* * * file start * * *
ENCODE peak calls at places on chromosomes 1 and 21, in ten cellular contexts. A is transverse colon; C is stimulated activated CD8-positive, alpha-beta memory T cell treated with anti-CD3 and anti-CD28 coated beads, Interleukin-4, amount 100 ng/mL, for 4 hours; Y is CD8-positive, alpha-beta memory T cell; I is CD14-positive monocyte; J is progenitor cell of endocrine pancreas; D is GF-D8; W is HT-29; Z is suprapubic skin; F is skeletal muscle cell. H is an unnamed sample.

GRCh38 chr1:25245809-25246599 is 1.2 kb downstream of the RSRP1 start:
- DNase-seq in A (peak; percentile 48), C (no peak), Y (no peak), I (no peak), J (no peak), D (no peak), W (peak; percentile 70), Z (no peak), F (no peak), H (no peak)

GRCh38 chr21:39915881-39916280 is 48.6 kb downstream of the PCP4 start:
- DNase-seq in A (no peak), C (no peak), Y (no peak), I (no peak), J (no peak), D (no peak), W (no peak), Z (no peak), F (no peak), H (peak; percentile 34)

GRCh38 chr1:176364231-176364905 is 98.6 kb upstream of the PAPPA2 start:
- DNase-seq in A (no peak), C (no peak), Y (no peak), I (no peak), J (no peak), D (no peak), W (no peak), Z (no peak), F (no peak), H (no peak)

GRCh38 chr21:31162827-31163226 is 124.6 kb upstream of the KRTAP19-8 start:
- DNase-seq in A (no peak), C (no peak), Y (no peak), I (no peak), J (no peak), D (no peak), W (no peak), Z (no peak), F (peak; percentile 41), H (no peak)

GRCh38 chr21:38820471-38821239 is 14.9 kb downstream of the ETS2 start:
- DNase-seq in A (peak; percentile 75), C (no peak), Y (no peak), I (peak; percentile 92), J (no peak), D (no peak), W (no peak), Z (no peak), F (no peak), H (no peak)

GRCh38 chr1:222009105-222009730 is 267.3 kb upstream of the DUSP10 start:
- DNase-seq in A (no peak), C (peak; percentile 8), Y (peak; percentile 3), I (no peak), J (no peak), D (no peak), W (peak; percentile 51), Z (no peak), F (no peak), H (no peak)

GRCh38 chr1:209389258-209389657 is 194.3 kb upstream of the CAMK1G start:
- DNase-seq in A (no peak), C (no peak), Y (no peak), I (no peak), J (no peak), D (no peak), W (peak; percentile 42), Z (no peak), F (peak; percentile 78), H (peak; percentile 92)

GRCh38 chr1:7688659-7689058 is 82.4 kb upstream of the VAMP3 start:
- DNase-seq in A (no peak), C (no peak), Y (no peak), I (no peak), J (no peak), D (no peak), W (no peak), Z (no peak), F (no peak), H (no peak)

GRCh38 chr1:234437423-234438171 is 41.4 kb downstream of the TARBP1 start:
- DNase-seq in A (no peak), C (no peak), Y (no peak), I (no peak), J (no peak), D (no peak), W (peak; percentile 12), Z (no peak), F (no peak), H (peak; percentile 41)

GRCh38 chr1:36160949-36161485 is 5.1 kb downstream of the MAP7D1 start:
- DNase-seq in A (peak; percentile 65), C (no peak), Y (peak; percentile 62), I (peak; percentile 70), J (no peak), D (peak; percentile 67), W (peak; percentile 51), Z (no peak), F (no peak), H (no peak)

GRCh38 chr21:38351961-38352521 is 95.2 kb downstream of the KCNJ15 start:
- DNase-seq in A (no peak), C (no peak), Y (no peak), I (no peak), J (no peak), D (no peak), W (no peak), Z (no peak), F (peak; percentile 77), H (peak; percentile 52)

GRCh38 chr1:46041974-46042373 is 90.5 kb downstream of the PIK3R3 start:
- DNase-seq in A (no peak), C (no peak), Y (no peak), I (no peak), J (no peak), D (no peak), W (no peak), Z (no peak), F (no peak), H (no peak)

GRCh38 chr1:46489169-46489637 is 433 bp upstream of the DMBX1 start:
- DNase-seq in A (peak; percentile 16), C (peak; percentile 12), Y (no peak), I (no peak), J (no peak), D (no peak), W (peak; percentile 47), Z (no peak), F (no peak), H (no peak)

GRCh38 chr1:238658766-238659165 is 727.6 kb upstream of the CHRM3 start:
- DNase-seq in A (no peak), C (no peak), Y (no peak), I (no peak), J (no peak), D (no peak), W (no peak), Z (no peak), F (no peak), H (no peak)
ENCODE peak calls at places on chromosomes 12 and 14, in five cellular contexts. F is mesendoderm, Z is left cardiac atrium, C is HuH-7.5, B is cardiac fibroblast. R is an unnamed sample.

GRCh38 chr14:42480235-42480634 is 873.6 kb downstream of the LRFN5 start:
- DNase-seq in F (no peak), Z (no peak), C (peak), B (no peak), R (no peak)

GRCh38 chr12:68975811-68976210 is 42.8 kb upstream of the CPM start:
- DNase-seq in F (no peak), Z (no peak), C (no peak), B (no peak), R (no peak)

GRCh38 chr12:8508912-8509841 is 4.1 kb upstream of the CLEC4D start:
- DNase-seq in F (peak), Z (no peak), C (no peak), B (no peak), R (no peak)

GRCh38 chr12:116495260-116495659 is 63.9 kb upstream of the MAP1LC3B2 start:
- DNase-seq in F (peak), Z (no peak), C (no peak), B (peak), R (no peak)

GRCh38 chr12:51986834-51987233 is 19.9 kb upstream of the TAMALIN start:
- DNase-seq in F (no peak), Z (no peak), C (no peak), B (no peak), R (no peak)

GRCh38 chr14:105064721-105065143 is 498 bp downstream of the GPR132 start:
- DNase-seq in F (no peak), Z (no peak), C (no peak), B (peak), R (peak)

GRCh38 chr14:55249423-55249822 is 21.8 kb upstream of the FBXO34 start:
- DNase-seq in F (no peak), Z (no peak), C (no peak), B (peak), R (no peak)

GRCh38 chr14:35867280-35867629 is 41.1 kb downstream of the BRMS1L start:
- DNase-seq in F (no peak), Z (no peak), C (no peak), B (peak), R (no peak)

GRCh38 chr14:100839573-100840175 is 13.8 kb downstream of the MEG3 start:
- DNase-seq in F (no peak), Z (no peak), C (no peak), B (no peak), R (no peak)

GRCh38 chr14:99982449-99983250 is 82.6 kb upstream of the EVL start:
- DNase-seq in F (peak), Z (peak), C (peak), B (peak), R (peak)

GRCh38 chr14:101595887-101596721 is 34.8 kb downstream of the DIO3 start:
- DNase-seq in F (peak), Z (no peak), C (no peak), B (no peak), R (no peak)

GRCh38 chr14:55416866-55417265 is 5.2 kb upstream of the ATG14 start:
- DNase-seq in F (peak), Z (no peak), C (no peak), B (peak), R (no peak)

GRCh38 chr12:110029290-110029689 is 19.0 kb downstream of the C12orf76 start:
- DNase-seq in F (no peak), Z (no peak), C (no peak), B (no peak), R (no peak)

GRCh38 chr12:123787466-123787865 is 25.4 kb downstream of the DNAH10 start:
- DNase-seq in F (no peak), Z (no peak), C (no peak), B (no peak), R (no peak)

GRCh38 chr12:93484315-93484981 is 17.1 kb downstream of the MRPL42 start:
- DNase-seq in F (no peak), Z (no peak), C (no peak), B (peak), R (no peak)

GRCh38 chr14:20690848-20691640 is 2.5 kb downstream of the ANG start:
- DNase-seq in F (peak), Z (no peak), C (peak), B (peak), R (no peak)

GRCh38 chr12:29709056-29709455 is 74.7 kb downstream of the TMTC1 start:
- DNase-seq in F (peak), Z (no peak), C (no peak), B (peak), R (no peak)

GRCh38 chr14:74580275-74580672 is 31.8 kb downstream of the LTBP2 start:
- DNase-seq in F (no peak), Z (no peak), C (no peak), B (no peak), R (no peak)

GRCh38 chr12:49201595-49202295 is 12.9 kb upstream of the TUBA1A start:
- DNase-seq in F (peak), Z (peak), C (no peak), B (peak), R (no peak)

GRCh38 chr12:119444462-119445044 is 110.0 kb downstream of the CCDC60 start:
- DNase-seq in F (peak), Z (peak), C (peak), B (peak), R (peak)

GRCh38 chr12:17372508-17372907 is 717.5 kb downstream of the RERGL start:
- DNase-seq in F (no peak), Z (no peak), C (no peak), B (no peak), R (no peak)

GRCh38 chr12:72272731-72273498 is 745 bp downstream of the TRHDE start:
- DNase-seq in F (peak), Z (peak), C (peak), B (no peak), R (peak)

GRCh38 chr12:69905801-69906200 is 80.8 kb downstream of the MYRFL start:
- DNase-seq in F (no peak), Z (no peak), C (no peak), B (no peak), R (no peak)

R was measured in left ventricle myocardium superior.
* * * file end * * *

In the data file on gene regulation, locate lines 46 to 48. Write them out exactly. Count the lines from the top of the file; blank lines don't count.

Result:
- DNase-seq in F (no peak), Z (no peak), C (no peak), B (peak), R (no peak)

GRCh38 chr14:100839573-100840175 is 13.8 kb downstream of the MEG3 start:
- DNase-seq in F (no peak), Z (no peak), C (no peak), B (no peak), R (no peak)